We’re all set on the server side. Everything should persist upon restart, so no worries there. Now, let’s configure our router.
Now, we’re back on our raspberry pi. Open a root terminal and type
sudo apt-get install ddclientAn installation dialogue should appear.
- When asked to select a Dynamic DNS service provider, choose “Other.”
- It should ask for the name of the service provider. Enter “www.dnsdynamic.org”
- On the next screen, select the “dyndns2” protocol.
- Now, enter the username (email address) and password you used when you registered at dnsdynamic.org
- It, now, asks which network interface to use. If you are using the ethernet port on your Pi, enter “eth0”. If you have setup a usb wifi interface adapter, you may enter “wlan0”
- Next, enter the domain you registered: “[domain].dnsdynamic.com”
Now, wait for the installation to complete. If you’re behind a router, ddclient will incorrectly associate your internal IP address with your dynamic DNS domain. You can verify this by going to dnsdynamic.org, log in, click manage, and edit your existing domain. Let’s fix that.
sudo vi /etc/ddclient.conf
- Find the line “use=if, if=eth0” and comment it (add a # in front).
- Add the line “use=web, web=checkip.dyndns.org”
- Save and quit
sudo service ddclient restartNow, when you go to dnsdynamic.org and go to manage and edit your existing domain, you should see your public IP address, now.
We’re all finished on the server side. Now, let’s configure our clients.
- In the Network and Sharing Center, set up a new connection.
- Connect to workplace
- Use my Internet Connection (VPN)
- Internet Address: “[domain].dnsdynamic.com”
- Destionation Name: “Raspberry Pi” (or whatever you want to call your VPN server)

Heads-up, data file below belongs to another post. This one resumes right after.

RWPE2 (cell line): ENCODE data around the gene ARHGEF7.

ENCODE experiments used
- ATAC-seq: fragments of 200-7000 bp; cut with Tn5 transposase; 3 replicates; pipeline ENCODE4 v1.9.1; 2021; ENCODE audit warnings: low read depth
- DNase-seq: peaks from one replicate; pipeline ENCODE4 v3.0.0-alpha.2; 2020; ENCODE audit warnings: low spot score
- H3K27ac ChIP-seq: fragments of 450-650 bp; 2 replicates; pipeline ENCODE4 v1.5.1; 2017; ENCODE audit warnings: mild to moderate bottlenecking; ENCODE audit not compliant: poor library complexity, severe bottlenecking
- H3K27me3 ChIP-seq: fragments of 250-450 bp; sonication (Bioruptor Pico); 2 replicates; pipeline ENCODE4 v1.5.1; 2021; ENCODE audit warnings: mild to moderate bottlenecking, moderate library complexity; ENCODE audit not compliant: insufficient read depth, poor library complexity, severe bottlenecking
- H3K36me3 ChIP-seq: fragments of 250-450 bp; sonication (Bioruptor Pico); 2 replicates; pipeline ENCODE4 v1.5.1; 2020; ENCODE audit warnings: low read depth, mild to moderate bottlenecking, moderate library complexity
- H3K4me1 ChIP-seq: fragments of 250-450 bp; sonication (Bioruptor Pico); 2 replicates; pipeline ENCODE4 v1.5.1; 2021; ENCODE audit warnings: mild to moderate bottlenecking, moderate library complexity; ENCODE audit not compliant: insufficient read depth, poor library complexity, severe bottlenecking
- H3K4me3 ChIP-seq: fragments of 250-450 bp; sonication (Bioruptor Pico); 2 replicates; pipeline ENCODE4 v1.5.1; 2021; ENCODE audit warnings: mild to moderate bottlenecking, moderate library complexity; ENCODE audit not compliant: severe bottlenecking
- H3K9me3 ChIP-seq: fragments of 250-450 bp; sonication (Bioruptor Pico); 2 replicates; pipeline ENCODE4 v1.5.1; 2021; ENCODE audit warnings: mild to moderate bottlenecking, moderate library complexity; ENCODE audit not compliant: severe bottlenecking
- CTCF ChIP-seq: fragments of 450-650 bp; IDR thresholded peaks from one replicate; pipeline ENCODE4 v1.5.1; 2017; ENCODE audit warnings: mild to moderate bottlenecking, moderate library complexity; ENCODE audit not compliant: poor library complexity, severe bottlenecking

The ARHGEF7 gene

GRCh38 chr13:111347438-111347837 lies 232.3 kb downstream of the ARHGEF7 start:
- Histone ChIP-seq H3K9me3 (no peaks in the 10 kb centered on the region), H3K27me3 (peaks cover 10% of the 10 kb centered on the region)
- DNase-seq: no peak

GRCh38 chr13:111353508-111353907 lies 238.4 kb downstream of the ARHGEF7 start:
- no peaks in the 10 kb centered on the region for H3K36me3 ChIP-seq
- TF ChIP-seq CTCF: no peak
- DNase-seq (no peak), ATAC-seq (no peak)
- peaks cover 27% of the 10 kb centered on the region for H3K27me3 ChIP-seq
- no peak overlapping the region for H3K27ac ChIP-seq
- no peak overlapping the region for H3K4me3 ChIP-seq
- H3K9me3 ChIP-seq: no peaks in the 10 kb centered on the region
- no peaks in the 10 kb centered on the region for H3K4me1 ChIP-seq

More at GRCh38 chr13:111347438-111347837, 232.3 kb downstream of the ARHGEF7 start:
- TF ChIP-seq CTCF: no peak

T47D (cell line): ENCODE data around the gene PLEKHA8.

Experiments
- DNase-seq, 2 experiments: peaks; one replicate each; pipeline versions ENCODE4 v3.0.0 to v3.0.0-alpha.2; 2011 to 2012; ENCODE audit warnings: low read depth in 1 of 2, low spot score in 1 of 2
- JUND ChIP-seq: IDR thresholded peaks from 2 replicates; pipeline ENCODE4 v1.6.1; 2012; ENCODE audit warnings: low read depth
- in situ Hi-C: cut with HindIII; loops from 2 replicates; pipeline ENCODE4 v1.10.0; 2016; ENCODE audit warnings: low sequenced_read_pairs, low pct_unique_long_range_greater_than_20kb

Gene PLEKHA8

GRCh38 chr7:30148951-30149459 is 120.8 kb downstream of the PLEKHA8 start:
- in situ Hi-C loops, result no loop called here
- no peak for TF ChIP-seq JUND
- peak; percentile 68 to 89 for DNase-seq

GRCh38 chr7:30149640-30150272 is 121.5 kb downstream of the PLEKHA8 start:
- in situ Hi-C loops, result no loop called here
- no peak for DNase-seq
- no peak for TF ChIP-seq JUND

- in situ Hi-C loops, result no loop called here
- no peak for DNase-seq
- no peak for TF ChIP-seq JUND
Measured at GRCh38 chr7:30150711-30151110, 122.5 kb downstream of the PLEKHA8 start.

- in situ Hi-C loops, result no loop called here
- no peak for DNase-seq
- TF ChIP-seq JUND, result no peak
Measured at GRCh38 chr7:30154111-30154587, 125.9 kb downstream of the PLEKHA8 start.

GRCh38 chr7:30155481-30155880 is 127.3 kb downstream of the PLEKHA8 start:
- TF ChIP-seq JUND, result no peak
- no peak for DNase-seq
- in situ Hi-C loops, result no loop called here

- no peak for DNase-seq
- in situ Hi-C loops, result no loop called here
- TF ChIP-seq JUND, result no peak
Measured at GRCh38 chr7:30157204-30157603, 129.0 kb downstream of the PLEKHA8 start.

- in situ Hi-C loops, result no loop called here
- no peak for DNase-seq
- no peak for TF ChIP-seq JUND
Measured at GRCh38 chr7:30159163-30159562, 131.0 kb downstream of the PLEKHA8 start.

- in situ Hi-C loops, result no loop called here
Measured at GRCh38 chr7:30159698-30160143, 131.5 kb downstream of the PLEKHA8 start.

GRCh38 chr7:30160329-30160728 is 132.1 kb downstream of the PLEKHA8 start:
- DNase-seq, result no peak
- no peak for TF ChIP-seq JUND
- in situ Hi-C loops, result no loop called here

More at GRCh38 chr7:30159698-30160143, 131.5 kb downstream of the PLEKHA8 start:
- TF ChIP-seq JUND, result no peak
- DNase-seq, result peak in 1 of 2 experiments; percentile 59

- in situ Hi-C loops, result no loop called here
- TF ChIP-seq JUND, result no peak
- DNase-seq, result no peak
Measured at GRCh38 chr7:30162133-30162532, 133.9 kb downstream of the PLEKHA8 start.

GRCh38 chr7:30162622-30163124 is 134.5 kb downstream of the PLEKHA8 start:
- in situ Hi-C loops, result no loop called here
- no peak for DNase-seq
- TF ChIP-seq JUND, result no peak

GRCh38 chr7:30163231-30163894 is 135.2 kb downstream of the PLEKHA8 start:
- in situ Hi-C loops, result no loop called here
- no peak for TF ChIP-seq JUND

- Enter Username and Password (from chap-secrets file on raspberry pi!)
- If the connection fails, set up this connection anyway and proceed to next step
- Back in Network and Sharing Center, click Change Adapter Settings
- Find connection we just created, right click, Properties
- Security tab: Set type to “PPTP”
- Advanced tab: Click IP4V, Click Properties
- In the new window, click Advanced
- Here you have two options:
- If you wish to access resources or services on your home network, but wish to connect to the internet on your existing connection, then uncheck “Use default gateway on remote network.” This will establish a split-tunnel connection.
- If you wish to pass all traffic through the VPN, leave the box checked. Your browsing may be slower, but your traffic will appear from your home IP address.
- Ok. You should now be able to connect
- Go to Settings
- Under Wireless & Networks, select More…
- Select VPN
- Name: “Raspberry Pi” (or whatever you want to call your VPN server)
- Type: PPTP
- Server Address: “[domain].dnsdynamic.com”
- Select Connection you just created
- Enter Username and Password (from chap-secrets file on server!)
- You should now be connected to your VPN server.
That’s it! You’re all set with a VPN server on your Raspberry Pi. Keep in mind, PPTP is inherently less secure than an OpenVPN protocol solution. However, it’s much easier to set up on a Raspberry Pi :)